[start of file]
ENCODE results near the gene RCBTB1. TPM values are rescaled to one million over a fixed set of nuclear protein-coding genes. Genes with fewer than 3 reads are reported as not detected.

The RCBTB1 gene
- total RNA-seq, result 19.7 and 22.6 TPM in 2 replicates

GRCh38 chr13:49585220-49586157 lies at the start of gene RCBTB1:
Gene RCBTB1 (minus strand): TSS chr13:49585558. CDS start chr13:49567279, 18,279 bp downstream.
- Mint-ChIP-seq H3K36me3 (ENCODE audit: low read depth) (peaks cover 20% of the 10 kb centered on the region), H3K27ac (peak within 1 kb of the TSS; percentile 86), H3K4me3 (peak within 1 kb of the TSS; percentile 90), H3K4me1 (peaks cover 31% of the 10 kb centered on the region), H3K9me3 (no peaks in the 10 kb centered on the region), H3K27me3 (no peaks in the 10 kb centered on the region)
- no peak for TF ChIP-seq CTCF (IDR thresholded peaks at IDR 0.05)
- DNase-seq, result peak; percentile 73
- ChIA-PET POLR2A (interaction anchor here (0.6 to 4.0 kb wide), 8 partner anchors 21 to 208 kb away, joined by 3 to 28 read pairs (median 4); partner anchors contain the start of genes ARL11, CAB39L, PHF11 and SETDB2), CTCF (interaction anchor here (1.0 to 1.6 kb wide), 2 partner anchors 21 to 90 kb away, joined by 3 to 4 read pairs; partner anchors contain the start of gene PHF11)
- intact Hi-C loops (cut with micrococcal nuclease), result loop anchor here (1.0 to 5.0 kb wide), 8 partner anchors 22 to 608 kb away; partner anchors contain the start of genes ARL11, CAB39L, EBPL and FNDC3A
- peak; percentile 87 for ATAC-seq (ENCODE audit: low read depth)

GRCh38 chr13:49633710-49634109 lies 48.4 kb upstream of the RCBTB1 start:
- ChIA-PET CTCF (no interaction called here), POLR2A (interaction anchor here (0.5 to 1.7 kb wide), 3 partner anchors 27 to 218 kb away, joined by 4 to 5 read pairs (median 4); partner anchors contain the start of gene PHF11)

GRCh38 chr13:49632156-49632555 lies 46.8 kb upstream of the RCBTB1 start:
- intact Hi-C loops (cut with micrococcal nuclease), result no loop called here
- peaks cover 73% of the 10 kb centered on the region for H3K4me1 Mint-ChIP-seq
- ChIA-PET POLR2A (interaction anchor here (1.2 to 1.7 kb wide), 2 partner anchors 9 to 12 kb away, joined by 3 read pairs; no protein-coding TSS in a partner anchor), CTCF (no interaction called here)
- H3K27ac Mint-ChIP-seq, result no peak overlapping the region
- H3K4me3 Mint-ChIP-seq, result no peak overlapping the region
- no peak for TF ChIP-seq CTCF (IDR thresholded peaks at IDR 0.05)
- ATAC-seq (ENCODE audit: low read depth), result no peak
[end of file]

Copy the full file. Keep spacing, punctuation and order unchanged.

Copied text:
ENCODE results near the gene RCBTB1. TPM values are rescaled to one million over a fixed set of nuclear protein-coding genes. Genes with fewer than 3 reads are reported as not detected.

The RCBTB1 gene
- total RNA-seq, result 19.7 and 22.6 TPM in 2 replicates

GRCh38 chr13:49585220-49586157 lies at the start of gene RCBTB1:
Gene RCBTB1 (minus strand): TSS chr13:49585558. CDS start chr13:49567279, 18,279 bp downstream.
- Mint-ChIP-seq H3K36me3 (ENCODE audit: low read depth) (peaks cover 20% of the 10 kb centered on the region), H3K27ac (peak within 1 kb of the TSS; percentile 86), H3K4me3 (peak within 1 kb of the TSS; percentile 90), H3K4me1 (peaks cover 31% of the 10 kb centered on the region), H3K9me3 (no peaks in the 10 kb centered on the region), H3K27me3 (no peaks in the 10 kb centered on the region)
- no peak for TF ChIP-seq CTCF (IDR thresholded peaks at IDR 0.05)
- DNase-seq, result peak; percentile 73
- ChIA-PET POLR2A (interaction anchor here (0.6 to 4.0 kb wide), 8 partner anchors 21 to 208 kb away, joined by 3 to 28 read pairs (median 4); partner anchors contain the start of genes ARL11, CAB39L, PHF11 and SETDB2), CTCF (interaction anchor here (1.0 to 1.6 kb wide), 2 partner anchors 21 to 90 kb away, joined by 3 to 4 read pairs; partner anchors contain the start of gene PHF11)
- intact Hi-C loops (cut with micrococcal nuclease), result loop anchor here (1.0 to 5.0 kb wide), 8 partner anchors 22 to 608 kb away; partner anchors contain the start of genes ARL11, CAB39L, EBPL and FNDC3A
- peak; percentile 87 for ATAC-seq (ENCODE audit: low read depth)

GRCh38 chr13:49633710-49634109 lies 48.4 kb upstream of the RCBTB1 start:
- ChIA-PET CTCF (no interaction called here), POLR2A (interaction anchor here (0.5 to 1.7 kb wide), 3 partner anchors 27 to 218 kb away, joined by 4 to 5 read pairs (median 4); partner anchors contain the start of gene PHF11)

GRCh38 chr13:49632156-49632555 lies 46.8 kb upstream of the RCBTB1 start:
- intact Hi-C loops (cut with micrococcal nuclease), result no loop called here
- peaks cover 73% of the 10 kb centered on the region for H3K4me1 Mint-ChIP-seq
- ChIA-PET POLR2A (interaction anchor here (1.2 to 1.7 kb wide), 2 partner anchors 9 to 12 kb away, joined by 3 read pairs; no protein-coding TSS in a partner anchor), CTCF (no interaction called here)
- H3K27ac Mint-ChIP-seq, result no peak overlapping the region
- H3K4me3 Mint-ChIP-seq, result no peak overlapping the region
- no peak for TF ChIP-seq CTCF (IDR thresholded peaks at IDR 0.05)
- ATAC-seq (ENCODE audit: low read depth), result no peak